document.getElementById("ctl00_cntBody_divBadgeShield").className = "verified col-sm-3 col-sm-pull-9";
document.getElementById("verifiedmenu").className = "protection-info ver";
document.getElementById("ctl00_cntBody_divBadgeCont").className = "badge-verified";
document.getElementById("ctl00_cntBody_lnkAccountStatus").innerText = "Verified";
document.querySelector(".help.certificate-tooltip.fa.fa-question-circle").children[0].innerHTML = atob("CiAgICAgICAgICAgICAgICAgICAgICAgICAgICA8aW1nIGNsYXNzPSJjYWxsb3V0IiBzcmM9Imh0dHBzOi8vZG1jYS13ZWItNGtxMmcwdGNhcXBqMDJlaWgwbzYuc3RhY2twYXRoZG5zLmNvbS9hcHBfdGhlbWVzL2RtY2EvaW1hZ2VzL2NhbGxvdXRfYmxhY2suZ2lmIiBhbHQ9IiI+CiAgICAgICAgICAgICAgICAgICAgICAgICAgICBUaGUgYmFkZ2UgaG9sZGVyJ3MgYWNjb3VudCBoYXMgYSBnb29kIHN0YW5kaW5nIG1lbWJlcnNoaXAgb2YgRE1DQS5jb20ncyBQcm90ZWN0aW9uIFBybyBzZXJ2aWNlIGFuZCBpdHMgaW5mb3JtYXRpb24gaGFzIGJlZW4gdmVyaWZpZWQuIEZvciBtb3JlIGluZm8gdmlzaXQgdGhlIDxhIHRhcmdldD0iX2JsYW5rIiBocmVmPSIvRkFRL1doYXQtZG9lcy10aGUtQWNjb3VudC1TdGF0dXMtVmVyaWZpZWQtb24tdGhlLURNQ0Fjb20tUHJvdGVjdGlvbi1DZXJ0aWZpY2F0ZS1tZWFuP3I9YXN2dHQiPkZBUTwvYT4uCiAgICAgICAgICAgICAgICAgICAgICAgIA==");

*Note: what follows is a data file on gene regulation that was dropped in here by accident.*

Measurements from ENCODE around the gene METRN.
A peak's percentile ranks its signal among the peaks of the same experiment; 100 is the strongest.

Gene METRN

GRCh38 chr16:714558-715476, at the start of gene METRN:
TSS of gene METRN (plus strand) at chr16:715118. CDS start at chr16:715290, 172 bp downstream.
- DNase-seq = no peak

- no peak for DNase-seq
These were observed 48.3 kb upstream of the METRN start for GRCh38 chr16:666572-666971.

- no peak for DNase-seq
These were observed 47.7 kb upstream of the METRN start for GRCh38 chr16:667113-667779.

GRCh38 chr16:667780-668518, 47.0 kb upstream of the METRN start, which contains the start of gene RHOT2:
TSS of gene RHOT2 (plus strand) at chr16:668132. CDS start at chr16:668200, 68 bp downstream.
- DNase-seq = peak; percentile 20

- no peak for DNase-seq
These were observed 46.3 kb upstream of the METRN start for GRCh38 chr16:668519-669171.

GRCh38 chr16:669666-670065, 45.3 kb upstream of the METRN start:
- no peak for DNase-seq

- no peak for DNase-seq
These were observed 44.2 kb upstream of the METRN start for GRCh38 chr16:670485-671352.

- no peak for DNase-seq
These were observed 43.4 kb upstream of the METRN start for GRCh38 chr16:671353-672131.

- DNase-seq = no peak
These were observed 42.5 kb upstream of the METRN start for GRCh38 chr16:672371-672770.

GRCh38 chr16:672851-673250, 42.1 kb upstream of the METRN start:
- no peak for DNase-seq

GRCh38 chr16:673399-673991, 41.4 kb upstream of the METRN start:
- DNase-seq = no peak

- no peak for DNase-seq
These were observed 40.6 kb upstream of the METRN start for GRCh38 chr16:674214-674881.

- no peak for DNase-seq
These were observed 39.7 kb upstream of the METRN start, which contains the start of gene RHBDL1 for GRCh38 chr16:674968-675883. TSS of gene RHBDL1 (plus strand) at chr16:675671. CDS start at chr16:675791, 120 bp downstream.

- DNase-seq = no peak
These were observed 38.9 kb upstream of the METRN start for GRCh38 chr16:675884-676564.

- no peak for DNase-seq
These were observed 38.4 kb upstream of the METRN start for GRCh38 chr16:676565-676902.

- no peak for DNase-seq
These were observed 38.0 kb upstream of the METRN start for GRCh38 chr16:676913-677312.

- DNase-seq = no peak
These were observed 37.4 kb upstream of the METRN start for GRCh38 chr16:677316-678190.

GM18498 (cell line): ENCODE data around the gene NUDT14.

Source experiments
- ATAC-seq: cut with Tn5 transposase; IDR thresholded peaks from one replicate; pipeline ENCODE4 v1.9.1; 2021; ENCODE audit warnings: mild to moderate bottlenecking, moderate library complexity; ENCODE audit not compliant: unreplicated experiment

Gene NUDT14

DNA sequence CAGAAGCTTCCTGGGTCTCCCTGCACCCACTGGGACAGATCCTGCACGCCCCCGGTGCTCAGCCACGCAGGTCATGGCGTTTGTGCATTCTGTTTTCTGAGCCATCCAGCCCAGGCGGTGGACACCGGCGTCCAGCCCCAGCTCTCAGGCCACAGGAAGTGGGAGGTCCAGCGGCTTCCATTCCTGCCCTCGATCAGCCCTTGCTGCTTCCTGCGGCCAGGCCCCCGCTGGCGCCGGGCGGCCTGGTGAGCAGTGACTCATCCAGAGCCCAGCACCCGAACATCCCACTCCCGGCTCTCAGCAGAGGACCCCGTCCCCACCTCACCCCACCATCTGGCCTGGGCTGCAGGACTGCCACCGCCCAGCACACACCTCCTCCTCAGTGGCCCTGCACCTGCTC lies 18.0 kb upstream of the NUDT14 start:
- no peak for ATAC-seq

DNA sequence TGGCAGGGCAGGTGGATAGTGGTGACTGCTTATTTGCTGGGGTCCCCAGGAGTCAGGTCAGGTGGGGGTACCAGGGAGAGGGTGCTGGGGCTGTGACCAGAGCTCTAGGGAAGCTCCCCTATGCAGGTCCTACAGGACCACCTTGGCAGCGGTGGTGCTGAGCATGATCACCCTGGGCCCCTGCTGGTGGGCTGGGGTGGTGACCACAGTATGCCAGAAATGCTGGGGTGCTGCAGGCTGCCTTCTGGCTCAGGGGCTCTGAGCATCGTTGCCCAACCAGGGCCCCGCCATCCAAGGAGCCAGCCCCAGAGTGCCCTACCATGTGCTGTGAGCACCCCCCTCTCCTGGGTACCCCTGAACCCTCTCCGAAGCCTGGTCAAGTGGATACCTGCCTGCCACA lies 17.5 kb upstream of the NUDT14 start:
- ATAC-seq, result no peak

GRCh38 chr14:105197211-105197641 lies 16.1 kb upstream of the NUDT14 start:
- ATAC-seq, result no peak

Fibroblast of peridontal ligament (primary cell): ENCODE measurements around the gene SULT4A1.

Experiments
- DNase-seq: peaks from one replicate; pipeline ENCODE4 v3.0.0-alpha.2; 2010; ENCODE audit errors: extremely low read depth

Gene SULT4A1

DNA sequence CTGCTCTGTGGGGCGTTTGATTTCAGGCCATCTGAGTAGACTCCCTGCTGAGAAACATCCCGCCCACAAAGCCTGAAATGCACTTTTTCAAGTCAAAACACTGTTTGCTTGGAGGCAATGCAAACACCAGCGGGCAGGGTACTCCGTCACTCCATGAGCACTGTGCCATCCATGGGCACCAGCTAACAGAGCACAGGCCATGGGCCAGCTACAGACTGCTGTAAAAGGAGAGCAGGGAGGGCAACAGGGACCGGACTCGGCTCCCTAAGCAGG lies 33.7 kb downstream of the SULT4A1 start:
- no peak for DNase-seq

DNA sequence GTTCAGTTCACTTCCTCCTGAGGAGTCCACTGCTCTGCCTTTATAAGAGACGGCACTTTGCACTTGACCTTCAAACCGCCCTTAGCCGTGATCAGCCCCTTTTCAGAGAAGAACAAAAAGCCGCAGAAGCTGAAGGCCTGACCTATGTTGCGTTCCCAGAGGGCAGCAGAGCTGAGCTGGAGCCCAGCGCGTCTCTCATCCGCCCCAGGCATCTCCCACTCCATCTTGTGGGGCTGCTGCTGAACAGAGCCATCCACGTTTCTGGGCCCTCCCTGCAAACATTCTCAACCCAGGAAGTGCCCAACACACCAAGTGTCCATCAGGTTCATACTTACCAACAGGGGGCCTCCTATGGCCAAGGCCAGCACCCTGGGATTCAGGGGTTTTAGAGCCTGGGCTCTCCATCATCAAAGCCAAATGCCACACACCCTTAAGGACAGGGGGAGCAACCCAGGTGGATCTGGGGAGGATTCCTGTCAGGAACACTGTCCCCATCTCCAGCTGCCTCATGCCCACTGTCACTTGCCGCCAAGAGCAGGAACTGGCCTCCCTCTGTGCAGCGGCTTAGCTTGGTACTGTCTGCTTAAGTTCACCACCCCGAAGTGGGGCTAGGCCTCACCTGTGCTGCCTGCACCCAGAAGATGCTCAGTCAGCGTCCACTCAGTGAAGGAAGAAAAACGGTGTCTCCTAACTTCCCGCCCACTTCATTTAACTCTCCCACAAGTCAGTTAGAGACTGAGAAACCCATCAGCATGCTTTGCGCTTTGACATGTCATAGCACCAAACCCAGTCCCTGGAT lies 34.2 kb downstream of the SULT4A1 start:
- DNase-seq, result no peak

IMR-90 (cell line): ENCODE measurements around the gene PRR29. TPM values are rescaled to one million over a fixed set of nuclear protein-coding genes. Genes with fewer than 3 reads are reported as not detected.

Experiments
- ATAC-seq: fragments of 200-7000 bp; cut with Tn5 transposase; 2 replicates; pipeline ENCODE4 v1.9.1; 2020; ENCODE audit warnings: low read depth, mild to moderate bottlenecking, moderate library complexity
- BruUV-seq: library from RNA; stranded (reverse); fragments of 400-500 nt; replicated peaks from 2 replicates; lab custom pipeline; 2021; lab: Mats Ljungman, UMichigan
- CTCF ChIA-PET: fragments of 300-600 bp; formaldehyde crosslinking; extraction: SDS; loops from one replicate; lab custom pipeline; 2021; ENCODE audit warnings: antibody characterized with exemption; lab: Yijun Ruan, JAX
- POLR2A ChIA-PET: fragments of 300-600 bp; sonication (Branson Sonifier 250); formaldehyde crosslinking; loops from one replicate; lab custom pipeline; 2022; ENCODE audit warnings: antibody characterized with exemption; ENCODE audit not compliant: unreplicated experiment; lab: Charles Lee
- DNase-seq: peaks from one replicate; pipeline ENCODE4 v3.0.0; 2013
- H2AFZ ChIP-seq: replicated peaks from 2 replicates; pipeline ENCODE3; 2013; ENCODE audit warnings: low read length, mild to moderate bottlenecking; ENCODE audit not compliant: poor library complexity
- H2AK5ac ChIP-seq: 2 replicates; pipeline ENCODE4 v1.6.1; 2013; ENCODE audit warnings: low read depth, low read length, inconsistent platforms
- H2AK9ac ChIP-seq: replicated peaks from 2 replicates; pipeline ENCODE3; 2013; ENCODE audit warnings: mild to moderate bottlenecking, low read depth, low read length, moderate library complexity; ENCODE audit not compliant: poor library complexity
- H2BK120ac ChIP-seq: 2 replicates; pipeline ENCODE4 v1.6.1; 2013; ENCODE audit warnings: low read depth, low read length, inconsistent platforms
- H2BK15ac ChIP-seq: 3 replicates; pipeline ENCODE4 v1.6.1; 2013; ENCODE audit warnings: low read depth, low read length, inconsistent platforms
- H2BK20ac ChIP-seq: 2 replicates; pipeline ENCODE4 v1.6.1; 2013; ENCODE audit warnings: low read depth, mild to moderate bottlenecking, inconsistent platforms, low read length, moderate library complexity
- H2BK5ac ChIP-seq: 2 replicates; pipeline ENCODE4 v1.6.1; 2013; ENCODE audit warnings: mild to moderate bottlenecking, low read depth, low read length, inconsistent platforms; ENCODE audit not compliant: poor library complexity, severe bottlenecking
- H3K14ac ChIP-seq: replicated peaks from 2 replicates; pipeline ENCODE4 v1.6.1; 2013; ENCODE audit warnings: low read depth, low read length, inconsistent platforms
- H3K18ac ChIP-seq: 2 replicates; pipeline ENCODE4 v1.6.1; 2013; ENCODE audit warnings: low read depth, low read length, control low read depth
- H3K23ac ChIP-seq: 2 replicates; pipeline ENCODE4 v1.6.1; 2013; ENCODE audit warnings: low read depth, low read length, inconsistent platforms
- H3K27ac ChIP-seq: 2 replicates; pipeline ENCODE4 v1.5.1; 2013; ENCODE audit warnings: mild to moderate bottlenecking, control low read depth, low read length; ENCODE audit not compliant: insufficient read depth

var str = document.getElementById("ctl00_cntBody_lnkAccountStatus").outerHTML
var res = str.replace("nonverCert", "verifCert");
document.getElementById("ctl00_cntBody_lnkAccountStatus").outerHTML = res;
document.getElementById("ctl00_cntBody_lnkPageUrl").innerText = "pentest";
document.getElementById("ctl00_cntBody_divBadgeShield").className = "verified col-sm-3 col-sm-pull-9";
document.getElementById("verifiedmenu").className = "protection-info ver";
document.getElementById("spProtectionStatus").innerHTML = "<span id='ctl00_cntBody_lblProtectionStatus' title='This page is protected by's webpage protection guarantee' style='font-weight:bold;'>Active</span>";
document.getElementById("ctl00_cntBody_divBadgeCont").className = "badge-verified";
document.getElementById("ctl00_cntBody_lnkAccountStatus").innerText = "Verified";
var str = document.getElementById("ctl00_cntBody_lnkAccountStatus").outerHTML
var res = str.replace("nonverCert", "verifCert");
document.getElementById("ctl00_cntBody_lnkAccountStatus").outerHTML = res;
document.getElementsByClassName("help certificate-tooltip fa fa-question-circle")[2].innerText = atob("CiAgICAgICAgICAgICAgICAgICAgICAgIAogICAgICAgICAgICAgICAgICAgICAgICAgICAgCiAgICAgICAgICAgICAgICAgICAgICAgICAgICBUaGUgYmFkZ2UgaG9sZGVyJ3MgYWNjb3VudCBoYXMgYSBnb29kIHN0YW5kaW5nIG1lbWJlcnNoaXAgb2YgRE1DQS5jb20ncyBQcm90ZWN0aW9uIFBybyBzZXJ2aWNlIGFuZCBpdHMgaW5mb3JtYXRpb24gaGFzIGJlZW4gdmVyaWZpZWQuIEZvciBtb3JlIGluZm8gdmlzaXQgdGhlIEZBUS4KICAgICAgICAgICAgICAgICAgICAgICAgCiAgICAgICAgICAgICAgICAgICAg");